As it may be show up on the Goog.. search engine pop up, as smooth-muscle tumor, Leiomyomas are commonly known as fibroids that many workmen in child bearing age discover several time sin their life during an ultrasound (sonography) examination or otherwise during some gynaecological complaints. The facts may not be the same and we may need a wisdom to understand this as a condition or look into it deeper to see if it is a real problem at the hands of your gynaecologist to help you contain the condition!
An Up To date Excerpt for Abnormal uterine bleeding (AUB) (a term which refers to menstrual bleeding of abnormal quantity, duration, or schedule) is a common gynecologic complaint, accounting for one-third of outpatient visits to gynaecologists.
The most common etiologies in nonpregnant women are structural uterine pathology (condition and its study) (eg, fibroids, endometrial polyps, adenomyosis), an ovulation (menstrual cycle during which the ovaries do not release an oocyte or egg), disorders of homeostasis (Imbalance of Blood components- Refer module 1 we posted a while ago), or neoplasia (A growth is called neoplasia that is new but may not be abnormal).
Fibroids are often described according to their location in the uterus, although many fibroids have more than one location designation, such as Intramural myomas (These leiomyomas develop from within the uterine wall). Submucosal myomas (These leiomyomas derive from myometrial cells just below the endometrium). Subserosal myomas (These leiomyomas originate from the myometrium at the serosal surface of the uterus).Cervical myomas (These leiomyomas are located in the cervix, rather than the uterine corpus).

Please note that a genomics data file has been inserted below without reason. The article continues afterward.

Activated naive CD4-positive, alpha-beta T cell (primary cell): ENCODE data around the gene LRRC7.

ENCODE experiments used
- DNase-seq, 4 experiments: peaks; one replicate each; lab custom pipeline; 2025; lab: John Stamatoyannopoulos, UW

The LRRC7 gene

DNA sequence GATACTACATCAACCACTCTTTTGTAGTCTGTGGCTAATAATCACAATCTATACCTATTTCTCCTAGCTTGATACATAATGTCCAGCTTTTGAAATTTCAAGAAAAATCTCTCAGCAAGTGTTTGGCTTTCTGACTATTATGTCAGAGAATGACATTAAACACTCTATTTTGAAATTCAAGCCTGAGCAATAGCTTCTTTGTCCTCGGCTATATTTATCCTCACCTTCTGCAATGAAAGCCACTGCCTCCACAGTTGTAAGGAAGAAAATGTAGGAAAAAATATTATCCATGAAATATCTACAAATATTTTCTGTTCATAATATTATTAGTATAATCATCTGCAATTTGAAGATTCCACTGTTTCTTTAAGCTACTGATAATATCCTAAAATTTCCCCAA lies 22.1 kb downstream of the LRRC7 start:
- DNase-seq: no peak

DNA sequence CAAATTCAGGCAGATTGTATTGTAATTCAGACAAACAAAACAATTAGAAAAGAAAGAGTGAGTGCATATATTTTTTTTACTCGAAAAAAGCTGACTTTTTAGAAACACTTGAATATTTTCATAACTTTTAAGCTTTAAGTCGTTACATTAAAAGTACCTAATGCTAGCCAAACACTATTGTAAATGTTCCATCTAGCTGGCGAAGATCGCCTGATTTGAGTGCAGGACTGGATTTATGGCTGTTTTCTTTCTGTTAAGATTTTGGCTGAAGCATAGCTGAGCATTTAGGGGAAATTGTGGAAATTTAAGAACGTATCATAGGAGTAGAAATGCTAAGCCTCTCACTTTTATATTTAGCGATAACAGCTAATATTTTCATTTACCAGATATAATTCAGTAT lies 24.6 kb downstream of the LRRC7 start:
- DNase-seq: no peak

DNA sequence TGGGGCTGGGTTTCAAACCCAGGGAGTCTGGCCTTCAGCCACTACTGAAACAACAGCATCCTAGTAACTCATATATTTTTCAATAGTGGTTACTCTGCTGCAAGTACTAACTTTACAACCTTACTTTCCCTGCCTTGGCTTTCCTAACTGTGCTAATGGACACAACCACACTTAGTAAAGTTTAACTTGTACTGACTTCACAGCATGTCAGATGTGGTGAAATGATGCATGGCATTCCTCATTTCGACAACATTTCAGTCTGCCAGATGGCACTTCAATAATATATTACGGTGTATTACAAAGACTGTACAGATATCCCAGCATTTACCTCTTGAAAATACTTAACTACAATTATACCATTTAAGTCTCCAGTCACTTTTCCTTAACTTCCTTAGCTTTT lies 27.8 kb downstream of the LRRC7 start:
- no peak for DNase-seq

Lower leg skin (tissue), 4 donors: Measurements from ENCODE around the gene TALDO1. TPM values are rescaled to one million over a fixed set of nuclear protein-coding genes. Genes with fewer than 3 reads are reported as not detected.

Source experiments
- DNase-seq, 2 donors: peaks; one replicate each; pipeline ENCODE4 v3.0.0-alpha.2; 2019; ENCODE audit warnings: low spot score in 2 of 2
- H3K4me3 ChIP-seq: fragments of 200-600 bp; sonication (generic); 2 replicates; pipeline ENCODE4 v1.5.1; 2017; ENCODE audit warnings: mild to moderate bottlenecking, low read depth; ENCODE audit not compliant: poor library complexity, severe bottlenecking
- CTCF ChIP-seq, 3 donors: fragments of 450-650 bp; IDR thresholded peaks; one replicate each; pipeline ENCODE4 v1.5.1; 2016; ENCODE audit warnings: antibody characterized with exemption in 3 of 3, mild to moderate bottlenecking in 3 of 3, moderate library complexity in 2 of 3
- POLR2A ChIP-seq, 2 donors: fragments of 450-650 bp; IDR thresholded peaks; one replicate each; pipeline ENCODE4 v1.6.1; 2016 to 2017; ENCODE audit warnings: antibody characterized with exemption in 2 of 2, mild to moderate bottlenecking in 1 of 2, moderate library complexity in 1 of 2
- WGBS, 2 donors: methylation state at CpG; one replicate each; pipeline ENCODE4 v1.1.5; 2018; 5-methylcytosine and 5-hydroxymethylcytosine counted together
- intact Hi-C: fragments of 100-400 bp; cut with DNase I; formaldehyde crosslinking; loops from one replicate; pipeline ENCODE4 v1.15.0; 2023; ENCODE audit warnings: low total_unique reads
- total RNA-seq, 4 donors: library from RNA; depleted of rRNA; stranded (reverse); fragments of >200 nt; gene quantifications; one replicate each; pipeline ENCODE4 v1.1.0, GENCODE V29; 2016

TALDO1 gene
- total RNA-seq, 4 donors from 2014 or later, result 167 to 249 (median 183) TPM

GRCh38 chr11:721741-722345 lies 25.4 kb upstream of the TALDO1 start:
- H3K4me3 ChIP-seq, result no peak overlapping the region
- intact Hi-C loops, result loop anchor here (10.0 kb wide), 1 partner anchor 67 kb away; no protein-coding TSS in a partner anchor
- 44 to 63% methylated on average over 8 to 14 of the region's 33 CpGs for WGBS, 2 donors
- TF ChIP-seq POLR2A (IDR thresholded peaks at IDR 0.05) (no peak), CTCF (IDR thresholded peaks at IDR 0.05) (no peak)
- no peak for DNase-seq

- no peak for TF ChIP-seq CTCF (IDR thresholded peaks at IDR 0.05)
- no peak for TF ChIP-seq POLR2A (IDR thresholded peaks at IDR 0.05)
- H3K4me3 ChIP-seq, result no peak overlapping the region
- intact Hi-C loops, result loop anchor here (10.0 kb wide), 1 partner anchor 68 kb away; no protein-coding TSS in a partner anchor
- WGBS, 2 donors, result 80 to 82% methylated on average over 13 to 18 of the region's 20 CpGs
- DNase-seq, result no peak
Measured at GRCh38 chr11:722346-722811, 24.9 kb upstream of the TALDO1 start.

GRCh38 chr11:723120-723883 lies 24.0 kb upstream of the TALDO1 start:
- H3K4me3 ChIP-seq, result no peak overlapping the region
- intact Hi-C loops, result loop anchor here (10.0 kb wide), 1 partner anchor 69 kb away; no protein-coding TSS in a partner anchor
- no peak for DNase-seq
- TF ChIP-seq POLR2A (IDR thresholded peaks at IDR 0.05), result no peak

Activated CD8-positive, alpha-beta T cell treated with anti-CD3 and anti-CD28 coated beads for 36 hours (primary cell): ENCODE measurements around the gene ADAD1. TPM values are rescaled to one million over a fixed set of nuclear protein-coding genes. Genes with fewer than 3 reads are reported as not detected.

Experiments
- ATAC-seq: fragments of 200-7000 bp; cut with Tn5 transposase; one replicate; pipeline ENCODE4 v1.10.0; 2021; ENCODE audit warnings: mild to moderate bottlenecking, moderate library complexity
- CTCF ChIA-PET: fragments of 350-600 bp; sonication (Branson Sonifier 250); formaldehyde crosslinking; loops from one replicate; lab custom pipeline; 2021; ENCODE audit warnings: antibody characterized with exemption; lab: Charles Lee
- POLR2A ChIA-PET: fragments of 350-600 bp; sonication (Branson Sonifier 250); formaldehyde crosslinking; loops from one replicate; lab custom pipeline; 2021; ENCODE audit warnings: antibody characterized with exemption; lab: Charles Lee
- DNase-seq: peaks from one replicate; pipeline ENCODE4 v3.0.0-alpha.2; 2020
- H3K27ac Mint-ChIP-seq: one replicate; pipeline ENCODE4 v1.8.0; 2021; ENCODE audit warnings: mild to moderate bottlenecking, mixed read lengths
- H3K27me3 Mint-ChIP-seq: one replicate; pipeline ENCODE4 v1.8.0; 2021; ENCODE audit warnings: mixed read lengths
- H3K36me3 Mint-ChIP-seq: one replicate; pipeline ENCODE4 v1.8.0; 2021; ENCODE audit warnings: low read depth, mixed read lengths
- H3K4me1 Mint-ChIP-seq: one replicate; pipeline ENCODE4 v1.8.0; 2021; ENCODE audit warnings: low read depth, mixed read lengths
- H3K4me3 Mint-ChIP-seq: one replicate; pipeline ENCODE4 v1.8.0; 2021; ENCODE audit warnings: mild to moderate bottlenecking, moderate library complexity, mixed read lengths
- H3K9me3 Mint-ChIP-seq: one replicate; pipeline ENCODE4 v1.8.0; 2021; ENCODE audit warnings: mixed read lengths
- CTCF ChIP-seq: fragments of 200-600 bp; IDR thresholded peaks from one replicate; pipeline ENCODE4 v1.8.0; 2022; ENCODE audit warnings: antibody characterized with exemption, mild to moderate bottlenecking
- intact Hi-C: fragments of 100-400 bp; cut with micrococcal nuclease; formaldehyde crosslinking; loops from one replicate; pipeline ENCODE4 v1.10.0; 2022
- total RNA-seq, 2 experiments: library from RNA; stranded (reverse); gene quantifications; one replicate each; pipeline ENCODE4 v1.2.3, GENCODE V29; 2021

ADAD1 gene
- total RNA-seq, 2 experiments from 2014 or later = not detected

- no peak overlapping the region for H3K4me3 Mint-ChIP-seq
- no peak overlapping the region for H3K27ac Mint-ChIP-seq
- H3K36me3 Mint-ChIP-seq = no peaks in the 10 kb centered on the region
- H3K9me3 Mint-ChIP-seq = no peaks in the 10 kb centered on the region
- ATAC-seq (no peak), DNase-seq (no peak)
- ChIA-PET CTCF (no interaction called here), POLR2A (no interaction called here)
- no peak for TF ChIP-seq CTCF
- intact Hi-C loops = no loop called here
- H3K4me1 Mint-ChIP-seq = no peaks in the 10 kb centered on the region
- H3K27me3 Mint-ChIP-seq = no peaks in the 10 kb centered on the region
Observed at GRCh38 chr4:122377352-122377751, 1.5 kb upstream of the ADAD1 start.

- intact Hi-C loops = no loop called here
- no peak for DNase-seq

Risk factors could be :
- RISK FACTORS
- Menstrual history and parity
- Hormonal contraception
- Ovulation induction agents
- Diet, caffeine, and alcohol use
Good news for some who may find the AUB as scary condition may note that a very respected site for medical references states, ” Heavy and/or prolonged menses is the typical bleeding pattern with myomas and the most common fibroid symptom. Intermenstrual bleeding and postmenopausal bleeding are NOT characteristic of myomas and should be investigated to exclude endometrial pathology. Heavy uterine bleeding may be responsible for associated problems, such as iron deficiency anemia, social embarrassment, and lost productivity in the work force.
Some CTA (call to action) points are :
- Uterine leiomyomas (fibroids or myomas) are the most common pelvic tumor in women (cumulative incidence by age 50 of >80 percent for black women and almost 70 percent for white women). The incidence of leiomyomas parallels the life cycle changes of the reproductive hormones estrogen and progesterone.
- Leiomyomas are benign monoclonal tumors arising from the smooth muscle cells of the myometrium. Fibroids are often described according to their location in the uterus (submucosal, intramural, subserosal, cervical).
- Relief of symptoms related to fibroids usually occurs at the time of menopause, when menstrual cyclicity stops and steroid hormone levels wane. Most, but not all, women have shrinkage of leiomyomas at menopause. Use of postmenopausal hormone therapy may cause some women with leiomyomas to continue to have symptoms after menopause. Hormone therapy may be associated with an increase in size of existing myomas, but not with the development of new myomas.
There are many treatments for fibroids, and it can be hard to decide which one is right. You should choose a treatment based upon your fibroid-related symptoms.
●If you are bothered by heavy menstrual bleeding, you can first try the medical treatments. Hormonal birth control, nonsteroidal antiinflammatory drugs (NSAIDs), or antifibrinolytic medicines work better than other medical treatments.
Some women who no longer want future pregnancies can also be treated with endometrial ablation to reduce bleeding.
If medical treatment or endometrial ablation are not good options for you, or you also have symptoms related to the size of the fibroids, you can consider uterine fibroid embolization, myomectomy, hysterectomy or focused ultrasound surgery.